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Silverview by John Le Carre (Penguin/Viking)

“At ten o’clock of a rainswept morning in London’s West End, a young woman in a baggy anorak, a wooden scarf pulled up around her head, strode resolutely into the storm that was roaring down South Audley street”.

THE imagery is already set. The woman might be a Russian doll. We know the territory. The great JLC leaves us with this small mystery masterpiece, an intrigue told with an exact, easy rolling grin. The plot is so carefully assembled that any clues might give too much away, suffice we are in London, that we are in East Anglia, shades of the Middle East, of Bosnia. What is amiss now?

Some of it is delightfully bonkers. The secret green phone. The war medal, also green, which must never be worn. The secret letter from a man who can only speak in riddles, the whole family models of the British stiff upper lip. Yet this letter runs to six pages? And the 60 odd folks who appear at a funeral for someone supposedly so supposedly secret herself that you wonder how any of them knew her at all. And all these chaps who seem so modest, so self effacing, so dedicated are also quite well heeled, quietly affluent thank you very much, familiar with expensive burgundies, safe jobs for dangerous territories.

The Waterstone’s edition includes a sign off from JLC’s son Nick Cornwall aka a writer himself as Nick Harkaway which set off rumours that Cornwall finished off the book. Not so, but he does offer an explanation as to why this might have been the great man’s final missive.

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The Fortune Men by Nadifa Mohamed (Penguin/Viking)

“The King is dead. Long live the Queen. The announcer’s voice crackles from the wireless and winds around the rapt patrons of Berlin’s Milk Bar, as sinuously as the fog curls around the mournful street lamps, their wan glow barely illuminating the cobblestones.”

I let the opening sentence here run longer than usual because the quality of Nadifa’s prose is so rewarding. A writer’s writer perhaps. Here is the next sentence:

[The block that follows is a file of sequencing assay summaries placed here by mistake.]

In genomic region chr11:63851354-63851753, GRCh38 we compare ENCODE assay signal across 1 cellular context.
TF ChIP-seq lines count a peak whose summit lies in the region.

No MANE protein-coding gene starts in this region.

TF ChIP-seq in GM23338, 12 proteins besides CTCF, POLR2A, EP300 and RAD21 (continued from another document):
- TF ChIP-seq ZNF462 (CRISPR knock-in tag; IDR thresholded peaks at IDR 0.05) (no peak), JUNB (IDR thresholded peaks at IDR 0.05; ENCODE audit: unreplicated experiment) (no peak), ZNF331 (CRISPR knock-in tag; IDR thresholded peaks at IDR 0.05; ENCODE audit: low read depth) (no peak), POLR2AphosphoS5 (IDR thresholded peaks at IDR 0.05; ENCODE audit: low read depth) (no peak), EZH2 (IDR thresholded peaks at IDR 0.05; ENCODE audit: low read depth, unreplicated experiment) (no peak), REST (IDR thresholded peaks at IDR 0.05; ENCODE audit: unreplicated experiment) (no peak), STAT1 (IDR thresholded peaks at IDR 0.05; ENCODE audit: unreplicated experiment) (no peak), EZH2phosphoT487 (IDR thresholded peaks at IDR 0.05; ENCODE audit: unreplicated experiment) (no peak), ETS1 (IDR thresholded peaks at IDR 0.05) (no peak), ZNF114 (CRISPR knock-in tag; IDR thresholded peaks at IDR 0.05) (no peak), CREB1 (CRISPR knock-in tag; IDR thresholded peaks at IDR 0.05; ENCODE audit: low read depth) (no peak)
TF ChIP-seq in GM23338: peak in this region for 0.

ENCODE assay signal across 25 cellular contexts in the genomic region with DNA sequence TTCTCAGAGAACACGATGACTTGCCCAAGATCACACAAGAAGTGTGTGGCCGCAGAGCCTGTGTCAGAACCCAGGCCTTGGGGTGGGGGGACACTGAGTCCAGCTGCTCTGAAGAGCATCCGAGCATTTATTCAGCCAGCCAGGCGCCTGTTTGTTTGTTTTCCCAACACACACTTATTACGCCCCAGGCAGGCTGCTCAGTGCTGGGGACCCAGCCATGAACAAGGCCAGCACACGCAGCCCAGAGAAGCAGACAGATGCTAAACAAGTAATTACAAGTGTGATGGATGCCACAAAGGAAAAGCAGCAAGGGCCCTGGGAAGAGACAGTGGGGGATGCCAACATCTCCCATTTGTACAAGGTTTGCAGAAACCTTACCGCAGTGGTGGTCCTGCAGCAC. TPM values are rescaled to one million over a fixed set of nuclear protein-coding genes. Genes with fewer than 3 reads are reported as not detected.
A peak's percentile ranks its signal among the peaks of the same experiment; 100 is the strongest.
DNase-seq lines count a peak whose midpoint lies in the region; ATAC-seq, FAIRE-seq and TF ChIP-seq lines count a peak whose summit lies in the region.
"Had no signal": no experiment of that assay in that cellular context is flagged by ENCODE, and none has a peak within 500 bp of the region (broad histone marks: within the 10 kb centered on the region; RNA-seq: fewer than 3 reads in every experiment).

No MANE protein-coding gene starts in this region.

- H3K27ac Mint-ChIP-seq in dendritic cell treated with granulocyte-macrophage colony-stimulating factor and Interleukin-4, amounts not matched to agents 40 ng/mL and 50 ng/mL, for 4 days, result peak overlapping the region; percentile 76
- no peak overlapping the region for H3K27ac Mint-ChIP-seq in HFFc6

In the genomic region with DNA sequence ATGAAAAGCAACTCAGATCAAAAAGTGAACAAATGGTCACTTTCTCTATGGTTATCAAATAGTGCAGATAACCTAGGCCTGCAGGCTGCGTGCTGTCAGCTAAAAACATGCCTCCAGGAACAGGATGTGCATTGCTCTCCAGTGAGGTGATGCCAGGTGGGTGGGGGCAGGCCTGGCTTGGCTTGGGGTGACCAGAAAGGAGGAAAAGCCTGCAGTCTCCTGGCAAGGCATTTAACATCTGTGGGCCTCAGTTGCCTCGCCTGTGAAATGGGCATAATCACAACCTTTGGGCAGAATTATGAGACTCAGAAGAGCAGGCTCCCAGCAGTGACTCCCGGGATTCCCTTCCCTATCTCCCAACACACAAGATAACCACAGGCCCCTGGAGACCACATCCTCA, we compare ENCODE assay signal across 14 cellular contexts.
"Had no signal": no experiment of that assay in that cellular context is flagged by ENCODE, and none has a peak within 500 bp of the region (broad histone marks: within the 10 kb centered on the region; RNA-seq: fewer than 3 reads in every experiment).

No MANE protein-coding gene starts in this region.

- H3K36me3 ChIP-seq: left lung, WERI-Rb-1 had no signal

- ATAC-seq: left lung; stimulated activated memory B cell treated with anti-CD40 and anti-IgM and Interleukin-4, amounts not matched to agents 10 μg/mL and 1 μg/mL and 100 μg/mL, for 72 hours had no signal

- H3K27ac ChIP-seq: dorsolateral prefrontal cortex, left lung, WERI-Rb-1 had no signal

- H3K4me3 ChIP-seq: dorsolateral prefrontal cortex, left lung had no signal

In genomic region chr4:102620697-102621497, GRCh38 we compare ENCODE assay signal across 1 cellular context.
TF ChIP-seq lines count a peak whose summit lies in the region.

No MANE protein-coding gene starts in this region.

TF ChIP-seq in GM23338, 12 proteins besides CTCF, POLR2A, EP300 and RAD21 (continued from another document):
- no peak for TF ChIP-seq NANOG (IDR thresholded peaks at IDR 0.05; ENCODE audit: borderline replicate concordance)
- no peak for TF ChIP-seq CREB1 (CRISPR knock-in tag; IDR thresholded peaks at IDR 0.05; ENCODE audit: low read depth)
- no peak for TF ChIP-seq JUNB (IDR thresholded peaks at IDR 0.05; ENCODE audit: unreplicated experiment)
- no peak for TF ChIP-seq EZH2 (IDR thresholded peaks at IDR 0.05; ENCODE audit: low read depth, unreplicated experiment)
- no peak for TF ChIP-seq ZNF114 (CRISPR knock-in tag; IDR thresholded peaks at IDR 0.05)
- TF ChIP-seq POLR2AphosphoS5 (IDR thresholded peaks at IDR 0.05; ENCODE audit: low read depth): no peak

“The noise settles as milkshakes and colas click against Irish coffees, and chairs scrape against the black and white tiled floor.”

Three drinks, not one, the colour of the floor a hint at divisions. This is the sequel to her admirable first book Black Mamba Boy, not exactly but atmospherically. We have disembarked from East Africa at the traders and military front door of colonial empire, Cardiff. The book was short listed for the Booker Prize and you might think not so dissimilar to the winner The Promise, but perhaps less in tune with middle class sensibilities, not apartheid in South Africa, but discriminations from less remarked Somalia.

Spoiler alert: the New Yorker review gave away the punchline, which is a pity because not many people, I suspect, know the back story, but also the real irony here, in a glorious pathos on which the story pivots, is tossed off in a single short sentence just before the final denouement.

The Fortune Men have gambled their lives for a better world just as they gamble on the poker, the dogs, the horses, their own existences just a stake and a hope. Their arrival in Tiger Bay is as random as any ship’s crew new into a city shattered by war and influxes of generations. There is a stark image of Somali sailors wearing placards around their necks with the address of their lodging house so they can ask their way home at hight.

Nadifa’s great triumph is to somehow bring her great themes down into the characters themselves, to normalise the travails of circumventing the globe, of a black man marrying a white woman. To deal with the intersections of race, of generations and of continents (we know from Black Mamba Boy, her father was in fact very pro British, albeit for pecuniary reasons). She does this with painterly, unpolemic description:

“Violet…wears a simple navy calf-length dress and her father’s silver war badge pinned to her brassiere for courage.”

Courage because Violet also escaped to the sanctity of Cardiff, but her flight was from the Nazis. All round it feels an uncannily accurate portrayal of time and place, of people caught up in things they can hardly conceive…Nadifa may not be as fashionable as others, her subject less populist, but she is surely among the foremost women currently being published.

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Case Study by Graeme Macrae Burnet (Saraband)